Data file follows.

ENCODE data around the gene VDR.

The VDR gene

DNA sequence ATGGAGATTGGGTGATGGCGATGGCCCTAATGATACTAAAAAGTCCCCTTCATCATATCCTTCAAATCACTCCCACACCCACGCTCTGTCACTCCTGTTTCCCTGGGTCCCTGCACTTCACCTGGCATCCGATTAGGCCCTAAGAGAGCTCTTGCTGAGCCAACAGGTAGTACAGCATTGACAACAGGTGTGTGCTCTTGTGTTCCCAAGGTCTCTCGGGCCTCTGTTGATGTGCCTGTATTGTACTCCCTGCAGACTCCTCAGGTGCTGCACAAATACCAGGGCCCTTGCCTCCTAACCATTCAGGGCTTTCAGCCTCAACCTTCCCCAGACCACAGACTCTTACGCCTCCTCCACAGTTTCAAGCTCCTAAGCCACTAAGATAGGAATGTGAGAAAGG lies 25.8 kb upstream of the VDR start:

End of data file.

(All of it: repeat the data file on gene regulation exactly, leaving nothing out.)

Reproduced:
ENCODE data around the gene VDR.

The VDR gene

DNA sequence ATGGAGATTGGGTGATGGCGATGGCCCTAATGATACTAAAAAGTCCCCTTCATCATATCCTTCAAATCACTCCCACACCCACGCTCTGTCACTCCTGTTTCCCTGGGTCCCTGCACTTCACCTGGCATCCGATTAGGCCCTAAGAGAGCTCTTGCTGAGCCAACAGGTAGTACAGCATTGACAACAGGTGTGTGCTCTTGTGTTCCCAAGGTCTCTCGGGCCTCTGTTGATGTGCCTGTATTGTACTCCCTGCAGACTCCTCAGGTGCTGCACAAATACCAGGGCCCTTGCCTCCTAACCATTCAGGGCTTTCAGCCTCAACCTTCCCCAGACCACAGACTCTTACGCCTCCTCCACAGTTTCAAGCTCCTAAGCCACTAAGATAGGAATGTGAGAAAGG lies 25.8 kb upstream of the VDR start: